People may not accept those claims. But in my opinion, it does violence to the text to claim some inspiration or "mythical truth" in the Jesus narratives while dismissing the author's claims to be reporting factual events. "These guys are liars but they lie so well!"
I can't see much point in giving my life to follow a nice story. When I'm in someone's hospital room watching their last moments, it's no comfort to me that Gandalf came back from death. It's the actuality of Jesus's Resurrection that makes the difference.
At 5/11/2009 11:07:00 AM, Mike Clawson
AH - like Chris said, Tony did address your question in the post, though not thoroughly. Personally I'd say two things:
1) Interpreting scripture doesn't need to be an all-or-nothing thing. Just because I read parts of it as figurative doesn't mean I have to read all of it as that, or vice versa. The Bible isn't one single book. It's an anthology of lots of different writings, containing many different genres, so, as Chris has argued, it's important to read the different parts for what they are, and not try to apply the same literary standards to each different piece.
2) As to whether the argument for the historicity of the Resurrection also applies to Adam and Eve, I don't think so. What's important about that story is that something did go wrong, sin did, at some point, enter the world. Whether or not it happened exactly like that doesn't matter so much IMHO. What is important is what the story represents, and that is pretty much the same regardless of whether or not it actually happened.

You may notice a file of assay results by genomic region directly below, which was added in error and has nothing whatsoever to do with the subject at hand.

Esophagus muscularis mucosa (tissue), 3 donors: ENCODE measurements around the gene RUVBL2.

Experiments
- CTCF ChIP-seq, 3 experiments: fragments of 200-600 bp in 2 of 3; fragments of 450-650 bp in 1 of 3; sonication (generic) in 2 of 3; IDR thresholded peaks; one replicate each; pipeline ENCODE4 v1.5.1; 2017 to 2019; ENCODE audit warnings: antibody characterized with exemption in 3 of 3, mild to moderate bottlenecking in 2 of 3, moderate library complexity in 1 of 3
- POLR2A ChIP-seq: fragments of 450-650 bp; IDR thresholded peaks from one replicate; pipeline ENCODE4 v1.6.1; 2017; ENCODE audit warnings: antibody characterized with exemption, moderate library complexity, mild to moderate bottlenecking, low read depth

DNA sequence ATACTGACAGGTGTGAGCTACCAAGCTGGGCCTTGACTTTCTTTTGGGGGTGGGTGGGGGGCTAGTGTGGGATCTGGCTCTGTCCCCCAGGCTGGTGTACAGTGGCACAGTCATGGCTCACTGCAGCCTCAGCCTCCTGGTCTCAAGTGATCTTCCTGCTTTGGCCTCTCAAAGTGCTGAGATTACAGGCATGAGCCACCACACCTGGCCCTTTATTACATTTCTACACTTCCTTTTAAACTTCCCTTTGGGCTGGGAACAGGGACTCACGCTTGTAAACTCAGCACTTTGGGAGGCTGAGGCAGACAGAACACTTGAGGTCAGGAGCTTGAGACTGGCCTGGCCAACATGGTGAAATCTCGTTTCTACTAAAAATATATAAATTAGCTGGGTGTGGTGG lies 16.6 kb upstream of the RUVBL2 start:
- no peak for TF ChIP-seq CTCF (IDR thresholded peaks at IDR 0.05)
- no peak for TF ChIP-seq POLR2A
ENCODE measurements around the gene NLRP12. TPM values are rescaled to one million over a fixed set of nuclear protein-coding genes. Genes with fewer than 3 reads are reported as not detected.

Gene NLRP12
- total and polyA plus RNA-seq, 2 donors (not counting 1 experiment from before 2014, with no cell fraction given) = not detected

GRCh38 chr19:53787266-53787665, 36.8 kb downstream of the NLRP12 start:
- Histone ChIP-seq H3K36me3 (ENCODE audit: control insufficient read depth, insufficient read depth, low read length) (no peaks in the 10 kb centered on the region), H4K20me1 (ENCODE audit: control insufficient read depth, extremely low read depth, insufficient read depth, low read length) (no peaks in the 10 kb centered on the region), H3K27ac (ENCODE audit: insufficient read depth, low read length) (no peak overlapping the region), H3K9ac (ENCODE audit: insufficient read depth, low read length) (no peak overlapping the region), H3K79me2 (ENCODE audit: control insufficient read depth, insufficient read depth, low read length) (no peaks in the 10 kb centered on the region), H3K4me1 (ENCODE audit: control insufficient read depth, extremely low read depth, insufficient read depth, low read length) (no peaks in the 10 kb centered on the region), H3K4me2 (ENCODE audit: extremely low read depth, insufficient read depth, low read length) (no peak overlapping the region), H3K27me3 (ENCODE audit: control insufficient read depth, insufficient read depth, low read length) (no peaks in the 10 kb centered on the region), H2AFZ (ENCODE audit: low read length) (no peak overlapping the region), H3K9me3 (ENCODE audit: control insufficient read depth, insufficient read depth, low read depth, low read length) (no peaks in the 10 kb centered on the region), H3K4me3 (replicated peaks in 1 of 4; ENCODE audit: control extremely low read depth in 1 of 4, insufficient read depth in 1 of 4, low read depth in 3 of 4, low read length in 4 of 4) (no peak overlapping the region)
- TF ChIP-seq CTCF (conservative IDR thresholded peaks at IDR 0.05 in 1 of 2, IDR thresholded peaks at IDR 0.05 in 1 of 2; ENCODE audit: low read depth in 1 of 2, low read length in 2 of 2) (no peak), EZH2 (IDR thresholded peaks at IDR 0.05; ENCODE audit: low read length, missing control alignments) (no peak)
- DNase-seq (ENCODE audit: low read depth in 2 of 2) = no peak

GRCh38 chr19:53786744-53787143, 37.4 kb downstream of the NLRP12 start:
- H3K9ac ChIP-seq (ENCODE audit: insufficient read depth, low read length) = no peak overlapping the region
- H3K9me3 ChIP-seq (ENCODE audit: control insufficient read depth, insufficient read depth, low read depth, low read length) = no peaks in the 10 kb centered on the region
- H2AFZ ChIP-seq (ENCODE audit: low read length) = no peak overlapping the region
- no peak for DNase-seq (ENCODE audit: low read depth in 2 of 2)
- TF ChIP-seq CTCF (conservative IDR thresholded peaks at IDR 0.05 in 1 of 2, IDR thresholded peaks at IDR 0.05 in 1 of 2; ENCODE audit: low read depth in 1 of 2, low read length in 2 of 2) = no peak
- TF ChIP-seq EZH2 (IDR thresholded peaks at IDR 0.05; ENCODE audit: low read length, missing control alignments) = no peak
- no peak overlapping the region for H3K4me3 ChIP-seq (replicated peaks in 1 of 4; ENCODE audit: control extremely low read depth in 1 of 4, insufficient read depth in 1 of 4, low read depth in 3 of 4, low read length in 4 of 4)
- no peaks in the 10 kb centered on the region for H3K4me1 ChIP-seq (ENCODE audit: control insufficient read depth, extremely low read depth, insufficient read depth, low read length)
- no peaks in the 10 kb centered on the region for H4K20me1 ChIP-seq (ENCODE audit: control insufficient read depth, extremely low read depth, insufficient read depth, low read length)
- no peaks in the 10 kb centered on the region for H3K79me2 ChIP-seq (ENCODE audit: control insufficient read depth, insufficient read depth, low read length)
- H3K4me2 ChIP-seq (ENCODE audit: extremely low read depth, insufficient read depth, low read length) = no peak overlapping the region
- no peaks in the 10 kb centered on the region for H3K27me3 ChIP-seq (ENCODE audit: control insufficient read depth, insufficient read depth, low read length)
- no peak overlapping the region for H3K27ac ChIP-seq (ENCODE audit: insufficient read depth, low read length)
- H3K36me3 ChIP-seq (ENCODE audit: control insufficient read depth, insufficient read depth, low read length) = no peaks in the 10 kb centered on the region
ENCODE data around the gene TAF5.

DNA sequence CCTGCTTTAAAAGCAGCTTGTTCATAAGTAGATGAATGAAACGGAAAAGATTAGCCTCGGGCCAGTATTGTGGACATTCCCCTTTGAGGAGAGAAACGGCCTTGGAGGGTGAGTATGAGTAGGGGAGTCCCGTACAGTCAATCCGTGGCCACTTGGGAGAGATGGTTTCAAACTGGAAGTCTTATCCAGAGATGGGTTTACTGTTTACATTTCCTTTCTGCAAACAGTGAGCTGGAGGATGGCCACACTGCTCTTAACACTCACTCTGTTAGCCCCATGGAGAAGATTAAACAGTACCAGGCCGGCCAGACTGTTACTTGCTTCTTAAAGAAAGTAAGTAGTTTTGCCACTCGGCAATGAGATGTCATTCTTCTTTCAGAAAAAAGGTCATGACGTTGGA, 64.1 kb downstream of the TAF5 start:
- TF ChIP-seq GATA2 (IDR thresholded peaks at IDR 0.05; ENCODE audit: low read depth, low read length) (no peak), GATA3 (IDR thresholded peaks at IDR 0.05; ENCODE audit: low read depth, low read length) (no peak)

As for the Resurrection, I think it is also important what the story represents. However, in this case, what it represents is very different depending on whether or not it actually happened. If the Resurrection is purely figurative/mythic, then it can still have some significance certainly, but not quite the same meaning and significance, I think, as if Jesus actually rose. I disagree with Tony that liberal Christianity is "impotent", but I do think that it hasn't tapped into the full power that can come with a belief in the historical, physical Resurrection of Jesus. The historical Resurrection can also include all the significance and power of a purely figurative Resurrection, and a whole lot more besides.
At 5/11/2009 10:29:00 PM, David Henson
I find it disappointing that the worth of Christianity is hung on its founder's last three days rather than the three years of his ministry.
For me, I follow Jesus because of how he lived rather than how he died (and then undied). I'd still try to follow him if he died a withered, old man rather than a beaten, young man.
But, then, I'm weird. Or so I've been told.
At 5/11/2009 10:44:00 PM,
Thanks, Chris, Mike, that makes sense.
"These guys are liars but they lie so well!". . .it's no comfort to me that Gandalf came back from death.Hee, hee!
At 5/12/2009 02:16:00 PM, Mike Clawson
David - I wouldn't say that the Passion and Resurrection is more important than life of Jesus. Rather, the language of the New Testament implies that the Resurrection serves as a vindication of the life and message of Jesus. The Passion is the demonstration and fulfillment of everything Jesus has been talking about - i.e. non-violent resistance to the powers and ideologies of domination, exclusion, and violence - and the Resurrection is the vindication that this resistance is not merely suicidal idealism.